Biology - Cell Division - Mitosis

MITOSIS IN PLANTS

Interphase (G1, S, G2)

Nuclear material is surrounded by a nuclear envelope. Dark-staining bodies, nucleoli, are visible. Chromosomes appear only as dark granules within the nucleus. Collectively, the chromosome mass is called chromatin. The chromosomes are not individually distinguishable because they are uncoiled into long, thin strands. Chromosomes are replicated during this phase.

Prophase

Chromosomes begin to coil and become distinguishable thin, threadlike structures, widely dispersed in the nucleus during prophase. Although there are no centrioles in plant cells, a spindle begins to form. Nucleoli begin to disappear. The nuclear envelope is still intact.

Prometaphase

By prometaphase, the chromosomes are thick and short. Each chromosome is double-stranded, consisting of two chromatids held together by a centromere. The nuclear membrane breaks down in prometaphase. Chromosomes move toward the equator.

Metaphase

Metaphase begins when the centromeres of the chromosomes lie on the equator of the cell. The arms of the chromatids extend randomly in all directions. A spindle may be apparent. Spindle fibers are attached to centromeres and extend to the poles of the cell. As metaphase ends and anaphase begins, the centromeres split.

Anaphase

The splitting of centromeres marks the beginning of anaphase. Each former chromatid is now a chromosome. Single-stranded chromosomes are drawn apart toward opposite poles of the cell. Anaphase ends when the migrating chromosomes reach their respective poles.

Telophase and Cytokinesis

Chromosomes have now reached the poles. The nuclear envelope reforms around each compact mass of chromosomes. Nucleoli reappear. Chromosomes begin to uncoil and become indistinct. Cytokinesis is accomplished by the formation of a cell plate that begins in the center of the equatorial plane and grows outward to the cell wall.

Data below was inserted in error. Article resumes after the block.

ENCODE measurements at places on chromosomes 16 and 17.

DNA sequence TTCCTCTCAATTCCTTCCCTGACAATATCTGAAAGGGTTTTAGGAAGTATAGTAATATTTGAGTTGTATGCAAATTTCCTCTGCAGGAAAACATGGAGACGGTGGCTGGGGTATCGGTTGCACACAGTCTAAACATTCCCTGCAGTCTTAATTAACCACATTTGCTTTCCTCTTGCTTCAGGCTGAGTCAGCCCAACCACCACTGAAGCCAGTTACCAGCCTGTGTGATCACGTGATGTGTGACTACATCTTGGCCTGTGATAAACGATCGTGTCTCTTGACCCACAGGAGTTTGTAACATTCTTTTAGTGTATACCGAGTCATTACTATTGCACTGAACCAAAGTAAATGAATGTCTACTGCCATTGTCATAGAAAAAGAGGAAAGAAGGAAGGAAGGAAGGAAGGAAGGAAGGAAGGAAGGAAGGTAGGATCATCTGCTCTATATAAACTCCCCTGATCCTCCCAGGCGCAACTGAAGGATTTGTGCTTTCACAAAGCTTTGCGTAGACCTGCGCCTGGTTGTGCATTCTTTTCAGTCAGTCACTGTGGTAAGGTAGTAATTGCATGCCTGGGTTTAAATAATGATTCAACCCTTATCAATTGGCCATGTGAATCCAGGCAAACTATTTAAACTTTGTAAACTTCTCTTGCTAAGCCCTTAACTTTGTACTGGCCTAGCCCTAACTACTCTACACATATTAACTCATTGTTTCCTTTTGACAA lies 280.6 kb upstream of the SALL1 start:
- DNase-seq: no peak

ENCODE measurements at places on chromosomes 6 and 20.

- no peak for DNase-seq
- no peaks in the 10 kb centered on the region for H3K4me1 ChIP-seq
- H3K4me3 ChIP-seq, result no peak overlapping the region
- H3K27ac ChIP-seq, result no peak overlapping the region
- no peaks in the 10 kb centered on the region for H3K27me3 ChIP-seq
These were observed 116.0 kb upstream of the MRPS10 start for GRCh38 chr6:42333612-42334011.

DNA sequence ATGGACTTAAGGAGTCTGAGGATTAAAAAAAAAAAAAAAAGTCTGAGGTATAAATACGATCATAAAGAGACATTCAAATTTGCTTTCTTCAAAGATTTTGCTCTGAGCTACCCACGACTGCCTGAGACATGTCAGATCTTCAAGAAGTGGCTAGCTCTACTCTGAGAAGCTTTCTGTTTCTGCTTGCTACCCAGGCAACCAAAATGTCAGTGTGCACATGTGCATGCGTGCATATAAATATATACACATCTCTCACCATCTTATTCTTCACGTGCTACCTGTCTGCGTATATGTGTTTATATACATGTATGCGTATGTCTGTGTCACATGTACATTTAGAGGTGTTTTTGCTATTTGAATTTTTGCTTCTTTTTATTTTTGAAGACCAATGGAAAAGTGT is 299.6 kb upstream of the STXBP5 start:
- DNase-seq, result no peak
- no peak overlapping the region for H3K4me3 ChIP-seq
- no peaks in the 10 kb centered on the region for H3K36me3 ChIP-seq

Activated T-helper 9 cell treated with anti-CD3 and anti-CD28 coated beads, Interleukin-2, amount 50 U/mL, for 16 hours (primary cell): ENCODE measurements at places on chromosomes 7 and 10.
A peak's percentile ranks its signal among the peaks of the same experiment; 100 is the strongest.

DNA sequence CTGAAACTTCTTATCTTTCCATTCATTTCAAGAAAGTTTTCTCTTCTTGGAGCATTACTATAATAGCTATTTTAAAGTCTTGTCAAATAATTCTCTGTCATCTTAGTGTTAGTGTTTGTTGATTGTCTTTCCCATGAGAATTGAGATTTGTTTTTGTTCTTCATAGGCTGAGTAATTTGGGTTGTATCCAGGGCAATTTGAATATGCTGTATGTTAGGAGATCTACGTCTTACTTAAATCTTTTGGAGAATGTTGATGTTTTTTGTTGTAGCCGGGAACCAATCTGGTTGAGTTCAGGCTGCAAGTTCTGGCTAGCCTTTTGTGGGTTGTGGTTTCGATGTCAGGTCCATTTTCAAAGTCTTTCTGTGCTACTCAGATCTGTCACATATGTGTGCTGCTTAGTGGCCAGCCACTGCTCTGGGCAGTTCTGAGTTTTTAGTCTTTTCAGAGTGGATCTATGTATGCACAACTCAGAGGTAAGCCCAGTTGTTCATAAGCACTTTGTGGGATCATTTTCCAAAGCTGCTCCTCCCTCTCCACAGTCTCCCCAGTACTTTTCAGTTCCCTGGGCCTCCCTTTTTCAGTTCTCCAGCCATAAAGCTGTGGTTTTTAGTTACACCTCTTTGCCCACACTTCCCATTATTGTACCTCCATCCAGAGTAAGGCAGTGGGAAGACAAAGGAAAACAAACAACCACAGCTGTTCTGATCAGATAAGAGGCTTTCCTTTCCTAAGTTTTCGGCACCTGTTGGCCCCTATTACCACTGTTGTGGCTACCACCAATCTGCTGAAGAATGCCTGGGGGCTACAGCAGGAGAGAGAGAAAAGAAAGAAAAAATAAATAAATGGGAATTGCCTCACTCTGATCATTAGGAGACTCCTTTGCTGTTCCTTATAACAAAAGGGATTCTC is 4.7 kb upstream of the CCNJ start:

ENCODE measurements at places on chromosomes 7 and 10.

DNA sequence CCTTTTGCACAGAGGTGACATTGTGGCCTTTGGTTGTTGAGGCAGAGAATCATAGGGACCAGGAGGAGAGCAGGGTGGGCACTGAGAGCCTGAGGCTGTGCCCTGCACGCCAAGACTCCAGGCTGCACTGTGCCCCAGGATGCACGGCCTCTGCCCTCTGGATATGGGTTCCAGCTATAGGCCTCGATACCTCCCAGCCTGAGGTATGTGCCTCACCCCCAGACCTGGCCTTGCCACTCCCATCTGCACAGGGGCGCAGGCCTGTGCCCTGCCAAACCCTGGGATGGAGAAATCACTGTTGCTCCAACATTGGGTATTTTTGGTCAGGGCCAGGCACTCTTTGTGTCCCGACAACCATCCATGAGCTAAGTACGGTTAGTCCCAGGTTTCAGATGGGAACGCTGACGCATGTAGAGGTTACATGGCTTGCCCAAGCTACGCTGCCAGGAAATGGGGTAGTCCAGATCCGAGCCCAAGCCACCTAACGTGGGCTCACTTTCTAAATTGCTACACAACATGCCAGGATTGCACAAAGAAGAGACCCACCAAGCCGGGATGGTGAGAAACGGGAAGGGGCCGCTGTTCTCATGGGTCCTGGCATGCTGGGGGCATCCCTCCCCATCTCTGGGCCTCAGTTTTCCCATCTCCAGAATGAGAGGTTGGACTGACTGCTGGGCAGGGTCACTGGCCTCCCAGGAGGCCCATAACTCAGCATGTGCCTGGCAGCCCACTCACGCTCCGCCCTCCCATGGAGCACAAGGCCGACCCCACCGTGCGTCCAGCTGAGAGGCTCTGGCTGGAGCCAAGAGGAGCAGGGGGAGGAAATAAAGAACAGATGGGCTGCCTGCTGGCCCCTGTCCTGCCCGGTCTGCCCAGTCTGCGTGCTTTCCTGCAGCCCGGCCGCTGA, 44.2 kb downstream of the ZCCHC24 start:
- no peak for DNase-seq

MITOSIS IN ANIMAL CELLS

(a) Interphase: The G2 stage of inter-phase immediately precedes the beginning of mitosis and follows chromosomal DNA replication during the S phase. The chromosomes, each containing a sister chromatid, are still dispersed and not visible as distinct structures. During interphase, the centrioles also are replicated, forming small daughter centrioles. (b) Early prophase: The centrosomes, each with a daughter centriole, begin moving toward opposite poles of the cell. The chromosomes can be seen as long threads, and the nuclear membrane begins to disaggregate into small vesicles. (c) Middle and late prophase: Chromosome condensation is completed; each visible chromosome structure is composed of two chromatids held together at their centromeres. The microtubular spindle fibers begin to radiate from the regions just adjacent to the centrosomes, which are moving closer to their poles. Some spindle fibers reach from pole to pole; most go to chromatids and attach at kinetochores. (d) Metaphase: The chromosomes move toward the equator of the cell, where they become aligned in the equatorial plane. The sister chromatids have not yet separated. This is the phase in which morphological studies of chromosomes are usually carried out. (e) Anaphase: The two sister chromatids separate into independent chromosomes. Each contains a centromere that is linked by a spindle fiber to one pole, to which it moves. Simultaneously, the cell elongates, as do the pole-to-pole spindles. Cytokinesis begins as the cleavage furrow starts to form. (f) Telophase: New nuclear membranes form around the daughter nuclei; the chromosomes uncoil and become less distinct; and the nucleolus becomes visible again. Cytokinesis is nearly complete, and the spindle disappears as the microtubules and other fibers depolymerize. Throughout mitosis the “daughter” centriole at each pole grows, so that by telophase each of the emerging daughter cells has two full-length centrioles. Upon the completion of cytokinesis, each daughter cell enters the G1 phase of the cell cycle and proceeds again around the cycle.